My DPM explained that the tendon is in a way a symptom of a malaligned foot. Many people with PTTD go and have the tendon repaired, but down the road find recurring problems. He said it's like if your car is out of alignment, and your tires have worn, so you go buy new tires. Yes, your tires are "fixed", but only until they wear out again. Therefore, for full recovery you need to address the bone structures of the foot. In my case, he is doing a calcaneal osteotomy (Evans procedure). Upon examining more x-rays he has also found a joint in my forefoot that is very out of line and unstable, so he will be adding a bone graft and fusing that joint as well.

I will be in a non-weight bearing cast for about 8 weeks, then back into a boot and intensive physical therapy (basically learning how to walk again on my new foot). I am off work until September.

To sum up the time-frame, I was on half-time work from September through November, then since December I have been completely out... and will continue to be out through September. For me, this has been a long journey.

My surgery is this Tuesday and I'm really looking forward to the end result.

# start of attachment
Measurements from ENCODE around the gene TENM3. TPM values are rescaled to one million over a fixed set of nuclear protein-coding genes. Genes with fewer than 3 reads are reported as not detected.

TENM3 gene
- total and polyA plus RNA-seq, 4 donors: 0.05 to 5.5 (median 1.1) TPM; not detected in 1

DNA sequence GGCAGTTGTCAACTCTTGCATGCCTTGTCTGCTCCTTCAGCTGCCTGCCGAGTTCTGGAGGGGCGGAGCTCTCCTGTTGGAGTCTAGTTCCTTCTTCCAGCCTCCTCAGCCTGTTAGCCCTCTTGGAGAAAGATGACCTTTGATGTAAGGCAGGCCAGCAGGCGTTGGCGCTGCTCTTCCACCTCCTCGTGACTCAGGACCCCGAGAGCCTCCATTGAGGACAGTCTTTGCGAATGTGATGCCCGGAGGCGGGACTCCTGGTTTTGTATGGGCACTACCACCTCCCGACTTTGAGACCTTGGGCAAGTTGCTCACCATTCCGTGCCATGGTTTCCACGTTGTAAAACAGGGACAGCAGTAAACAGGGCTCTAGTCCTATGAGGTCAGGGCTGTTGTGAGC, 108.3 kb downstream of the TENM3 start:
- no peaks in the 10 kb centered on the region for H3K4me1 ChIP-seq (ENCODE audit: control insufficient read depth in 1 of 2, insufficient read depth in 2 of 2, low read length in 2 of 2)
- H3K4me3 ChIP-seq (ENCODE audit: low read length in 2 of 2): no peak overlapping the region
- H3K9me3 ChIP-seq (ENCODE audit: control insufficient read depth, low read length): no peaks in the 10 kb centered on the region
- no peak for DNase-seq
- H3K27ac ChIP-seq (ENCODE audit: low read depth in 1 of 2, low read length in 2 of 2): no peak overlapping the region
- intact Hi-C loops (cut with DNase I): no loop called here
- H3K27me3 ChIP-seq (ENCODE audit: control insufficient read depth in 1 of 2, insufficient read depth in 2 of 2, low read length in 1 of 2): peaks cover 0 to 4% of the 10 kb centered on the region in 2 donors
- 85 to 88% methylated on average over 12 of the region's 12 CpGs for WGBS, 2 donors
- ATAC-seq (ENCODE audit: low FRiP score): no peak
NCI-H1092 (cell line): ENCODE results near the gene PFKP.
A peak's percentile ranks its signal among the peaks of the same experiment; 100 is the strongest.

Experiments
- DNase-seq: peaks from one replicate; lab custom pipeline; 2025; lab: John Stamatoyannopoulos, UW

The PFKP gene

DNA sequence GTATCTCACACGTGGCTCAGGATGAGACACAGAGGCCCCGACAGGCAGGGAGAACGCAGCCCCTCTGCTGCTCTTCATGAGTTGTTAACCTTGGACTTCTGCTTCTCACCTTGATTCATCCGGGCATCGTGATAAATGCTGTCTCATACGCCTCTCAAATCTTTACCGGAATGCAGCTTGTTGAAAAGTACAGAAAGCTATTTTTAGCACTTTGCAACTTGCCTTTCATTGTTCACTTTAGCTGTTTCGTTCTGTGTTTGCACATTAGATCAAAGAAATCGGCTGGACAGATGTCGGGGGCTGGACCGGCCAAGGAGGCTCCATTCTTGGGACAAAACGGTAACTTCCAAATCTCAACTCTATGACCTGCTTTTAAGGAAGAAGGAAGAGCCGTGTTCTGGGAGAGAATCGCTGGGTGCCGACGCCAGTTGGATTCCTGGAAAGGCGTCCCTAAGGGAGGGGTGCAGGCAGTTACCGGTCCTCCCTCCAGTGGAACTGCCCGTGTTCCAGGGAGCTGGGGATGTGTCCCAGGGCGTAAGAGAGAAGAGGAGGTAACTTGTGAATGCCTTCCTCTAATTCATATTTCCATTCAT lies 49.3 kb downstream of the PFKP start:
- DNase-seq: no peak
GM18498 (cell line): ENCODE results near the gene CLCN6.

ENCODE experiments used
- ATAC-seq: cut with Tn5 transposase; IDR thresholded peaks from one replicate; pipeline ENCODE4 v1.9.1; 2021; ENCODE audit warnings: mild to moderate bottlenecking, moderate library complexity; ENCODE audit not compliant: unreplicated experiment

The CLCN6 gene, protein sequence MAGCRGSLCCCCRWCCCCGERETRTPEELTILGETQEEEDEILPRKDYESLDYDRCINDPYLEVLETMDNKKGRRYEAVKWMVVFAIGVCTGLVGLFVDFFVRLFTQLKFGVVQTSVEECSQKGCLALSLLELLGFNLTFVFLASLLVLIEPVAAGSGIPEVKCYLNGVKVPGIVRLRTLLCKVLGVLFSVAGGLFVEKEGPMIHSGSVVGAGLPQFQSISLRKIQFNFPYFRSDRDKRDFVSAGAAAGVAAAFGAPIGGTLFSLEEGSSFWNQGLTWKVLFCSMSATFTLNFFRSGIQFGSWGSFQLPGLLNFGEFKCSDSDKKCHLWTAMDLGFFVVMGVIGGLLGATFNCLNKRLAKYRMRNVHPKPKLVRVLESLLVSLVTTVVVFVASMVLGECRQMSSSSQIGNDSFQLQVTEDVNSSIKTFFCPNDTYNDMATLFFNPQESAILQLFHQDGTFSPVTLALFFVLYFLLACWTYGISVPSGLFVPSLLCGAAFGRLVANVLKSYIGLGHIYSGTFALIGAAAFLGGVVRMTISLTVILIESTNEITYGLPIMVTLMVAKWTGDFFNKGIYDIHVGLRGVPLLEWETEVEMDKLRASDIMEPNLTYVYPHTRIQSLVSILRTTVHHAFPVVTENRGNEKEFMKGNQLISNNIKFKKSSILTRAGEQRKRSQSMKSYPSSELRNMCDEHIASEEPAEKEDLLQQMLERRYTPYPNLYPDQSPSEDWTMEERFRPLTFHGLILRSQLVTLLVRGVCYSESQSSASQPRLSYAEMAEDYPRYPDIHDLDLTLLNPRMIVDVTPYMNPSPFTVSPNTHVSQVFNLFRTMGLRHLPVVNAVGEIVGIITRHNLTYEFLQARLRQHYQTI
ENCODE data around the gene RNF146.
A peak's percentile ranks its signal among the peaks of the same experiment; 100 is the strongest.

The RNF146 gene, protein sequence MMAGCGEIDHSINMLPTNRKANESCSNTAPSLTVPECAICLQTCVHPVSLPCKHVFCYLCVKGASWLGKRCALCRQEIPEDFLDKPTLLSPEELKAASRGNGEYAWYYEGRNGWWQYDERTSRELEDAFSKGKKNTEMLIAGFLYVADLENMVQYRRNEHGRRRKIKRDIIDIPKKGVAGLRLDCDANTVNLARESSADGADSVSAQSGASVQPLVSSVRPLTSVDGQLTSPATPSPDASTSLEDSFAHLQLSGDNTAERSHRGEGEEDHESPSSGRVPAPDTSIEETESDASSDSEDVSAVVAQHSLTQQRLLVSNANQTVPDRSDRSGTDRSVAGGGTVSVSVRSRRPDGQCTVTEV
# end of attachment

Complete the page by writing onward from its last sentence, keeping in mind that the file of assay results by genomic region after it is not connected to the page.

Hope this has been somewhat helpful,
~Debbie~

 
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Old 03-11-2007, 06:29 PM   #9
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Re: Posterior Tibial Tendon Surgery

Oh - also, I'm wondering why he said if you were any *older* he'd do the surgery. I'm 39, and my doc was just the opposite. He said if I had one foot in the grave and another foot on a banana peel, he'd give me heavy pain meds and tell me to enjoy life as best as I could. But being "young", he said I deserved a better quality of life as soon as possible.

Just food for thought...
~Deb~

 
Old 03-11-2007, 07:56 PM   #10
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Re: Posterior Tibial Tendon Surgery

Debbie,
this helps a great deal.
my doc said he had read new research that younger adults with this diagnosis could benefit from orthotics and pt without surgery. he wanted to make sure we took this route first, though he made it clear that it may not work...which it hasn't. i am more inclined to agree with your doc. i believe i can heal much faster at a younger age and would like to have a better quality of life.
good luck on your surgery...please keep me posted on how you are doing!!!!

 
Old 03-21-2007, 11:20 AM   #11